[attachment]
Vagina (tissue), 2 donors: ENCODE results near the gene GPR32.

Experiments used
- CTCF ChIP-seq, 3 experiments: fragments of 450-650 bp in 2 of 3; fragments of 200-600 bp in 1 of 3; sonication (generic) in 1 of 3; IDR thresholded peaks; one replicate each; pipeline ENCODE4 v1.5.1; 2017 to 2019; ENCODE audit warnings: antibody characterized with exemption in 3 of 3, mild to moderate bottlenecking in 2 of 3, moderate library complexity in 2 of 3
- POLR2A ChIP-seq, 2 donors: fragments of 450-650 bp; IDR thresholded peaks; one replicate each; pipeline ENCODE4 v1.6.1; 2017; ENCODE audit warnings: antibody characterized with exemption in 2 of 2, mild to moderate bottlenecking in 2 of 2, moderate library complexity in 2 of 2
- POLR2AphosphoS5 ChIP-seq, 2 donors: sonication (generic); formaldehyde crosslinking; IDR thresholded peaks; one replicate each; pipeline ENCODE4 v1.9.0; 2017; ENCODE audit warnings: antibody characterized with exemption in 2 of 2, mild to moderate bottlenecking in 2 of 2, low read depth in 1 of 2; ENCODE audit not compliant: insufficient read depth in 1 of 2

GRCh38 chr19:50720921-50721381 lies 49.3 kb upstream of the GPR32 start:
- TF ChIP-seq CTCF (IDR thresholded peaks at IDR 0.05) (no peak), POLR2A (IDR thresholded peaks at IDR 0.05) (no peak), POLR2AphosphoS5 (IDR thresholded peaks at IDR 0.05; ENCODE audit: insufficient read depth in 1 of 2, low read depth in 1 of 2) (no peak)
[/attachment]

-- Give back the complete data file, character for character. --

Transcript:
Vagina (tissue), 2 donors: ENCODE results near the gene GPR32.

Experiments used
- CTCF ChIP-seq, 3 experiments: fragments of 450-650 bp in 2 of 3; fragments of 200-600 bp in 1 of 3; sonication (generic) in 1 of 3; IDR thresholded peaks; one replicate each; pipeline ENCODE4 v1.5.1; 2017 to 2019; ENCODE audit warnings: antibody characterized with exemption in 3 of 3, mild to moderate bottlenecking in 2 of 3, moderate library complexity in 2 of 3
- POLR2A ChIP-seq, 2 donors: fragments of 450-650 bp; IDR thresholded peaks; one replicate each; pipeline ENCODE4 v1.6.1; 2017; ENCODE audit warnings: antibody characterized with exemption in 2 of 2, mild to moderate bottlenecking in 2 of 2, moderate library complexity in 2 of 2
- POLR2AphosphoS5 ChIP-seq, 2 donors: sonication (generic); formaldehyde crosslinking; IDR thresholded peaks; one replicate each; pipeline ENCODE4 v1.9.0; 2017; ENCODE audit warnings: antibody characterized with exemption in 2 of 2, mild to moderate bottlenecking in 2 of 2, low read depth in 1 of 2; ENCODE audit not compliant: insufficient read depth in 1 of 2

GRCh38 chr19:50720921-50721381 lies 49.3 kb upstream of the GPR32 start:
- TF ChIP-seq CTCF (IDR thresholded peaks at IDR 0.05) (no peak), POLR2A (IDR thresholded peaks at IDR 0.05) (no peak), POLR2AphosphoS5 (IDR thresholded peaks at IDR 0.05; ENCODE audit: insufficient read depth in 1 of 2, low read depth in 1 of 2) (no peak)